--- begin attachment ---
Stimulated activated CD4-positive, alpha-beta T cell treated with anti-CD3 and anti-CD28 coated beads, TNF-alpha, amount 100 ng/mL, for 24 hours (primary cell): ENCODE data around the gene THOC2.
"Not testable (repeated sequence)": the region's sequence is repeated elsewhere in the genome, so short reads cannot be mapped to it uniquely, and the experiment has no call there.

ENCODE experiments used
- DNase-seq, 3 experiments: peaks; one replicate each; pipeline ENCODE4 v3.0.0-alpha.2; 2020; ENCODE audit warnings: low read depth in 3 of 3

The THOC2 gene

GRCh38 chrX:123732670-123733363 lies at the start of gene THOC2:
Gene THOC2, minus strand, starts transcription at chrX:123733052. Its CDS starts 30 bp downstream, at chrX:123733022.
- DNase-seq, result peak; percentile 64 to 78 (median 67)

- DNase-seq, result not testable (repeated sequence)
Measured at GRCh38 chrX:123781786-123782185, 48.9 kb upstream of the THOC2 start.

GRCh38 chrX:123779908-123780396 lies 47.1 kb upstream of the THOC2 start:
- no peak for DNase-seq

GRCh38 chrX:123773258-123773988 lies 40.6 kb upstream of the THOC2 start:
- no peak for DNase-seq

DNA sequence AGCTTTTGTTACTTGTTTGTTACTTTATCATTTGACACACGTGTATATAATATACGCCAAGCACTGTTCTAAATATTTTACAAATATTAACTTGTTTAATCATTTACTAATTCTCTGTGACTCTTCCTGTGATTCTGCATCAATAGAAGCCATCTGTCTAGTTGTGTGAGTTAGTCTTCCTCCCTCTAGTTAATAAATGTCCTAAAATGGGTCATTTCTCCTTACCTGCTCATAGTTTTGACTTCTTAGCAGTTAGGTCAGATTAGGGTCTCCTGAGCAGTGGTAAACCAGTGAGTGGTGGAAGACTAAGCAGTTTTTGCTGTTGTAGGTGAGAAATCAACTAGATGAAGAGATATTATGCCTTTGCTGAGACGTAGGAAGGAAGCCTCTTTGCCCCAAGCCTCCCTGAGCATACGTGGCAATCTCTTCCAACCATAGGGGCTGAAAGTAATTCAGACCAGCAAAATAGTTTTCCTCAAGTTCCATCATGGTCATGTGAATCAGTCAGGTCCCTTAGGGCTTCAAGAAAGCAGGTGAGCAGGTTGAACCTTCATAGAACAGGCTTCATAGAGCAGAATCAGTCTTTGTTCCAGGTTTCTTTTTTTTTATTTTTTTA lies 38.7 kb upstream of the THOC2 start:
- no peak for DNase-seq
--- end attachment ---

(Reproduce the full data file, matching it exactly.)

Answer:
Stimulated activated CD4-positive, alpha-beta T cell treated with anti-CD3 and anti-CD28 coated beads, TNF-alpha, amount 100 ng/mL, for 24 hours (primary cell): ENCODE data around the gene THOC2.
"Not testable (repeated sequence)": the region's sequence is repeated elsewhere in the genome, so short reads cannot be mapped to it uniquely, and the experiment has no call there.

ENCODE experiments used
- DNase-seq, 3 experiments: peaks; one replicate each; pipeline ENCODE4 v3.0.0-alpha.2; 2020; ENCODE audit warnings: low read depth in 3 of 3

The THOC2 gene

GRCh38 chrX:123732670-123733363 lies at the start of gene THOC2:
Gene THOC2, minus strand, starts transcription at chrX:123733052. Its CDS starts 30 bp downstream, at chrX:123733022.
- DNase-seq, result peak; percentile 64 to 78 (median 67)

- DNase-seq, result not testable (repeated sequence)
Measured at GRCh38 chrX:123781786-123782185, 48.9 kb upstream of the THOC2 start.

GRCh38 chrX:123779908-123780396 lies 47.1 kb upstream of the THOC2 start:
- no peak for DNase-seq

GRCh38 chrX:123773258-123773988 lies 40.6 kb upstream of the THOC2 start:
- no peak for DNase-seq

DNA sequence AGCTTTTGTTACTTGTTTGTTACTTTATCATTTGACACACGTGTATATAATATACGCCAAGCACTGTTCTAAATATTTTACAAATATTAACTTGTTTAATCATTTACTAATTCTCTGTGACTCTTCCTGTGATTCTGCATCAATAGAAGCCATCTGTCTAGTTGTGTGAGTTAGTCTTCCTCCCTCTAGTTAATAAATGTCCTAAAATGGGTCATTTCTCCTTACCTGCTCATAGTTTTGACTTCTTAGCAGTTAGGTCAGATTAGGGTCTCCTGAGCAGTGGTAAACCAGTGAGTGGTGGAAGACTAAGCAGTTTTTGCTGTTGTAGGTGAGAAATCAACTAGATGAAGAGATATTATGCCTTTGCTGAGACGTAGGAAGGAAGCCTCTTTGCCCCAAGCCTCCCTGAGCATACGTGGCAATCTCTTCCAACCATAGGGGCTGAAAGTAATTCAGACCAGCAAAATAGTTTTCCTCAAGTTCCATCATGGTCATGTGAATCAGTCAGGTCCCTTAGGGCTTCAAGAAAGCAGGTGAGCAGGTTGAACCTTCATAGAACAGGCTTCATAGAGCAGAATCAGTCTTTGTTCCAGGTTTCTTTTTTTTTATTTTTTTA lies 38.7 kb upstream of the THOC2 start:
- no peak for DNase-seq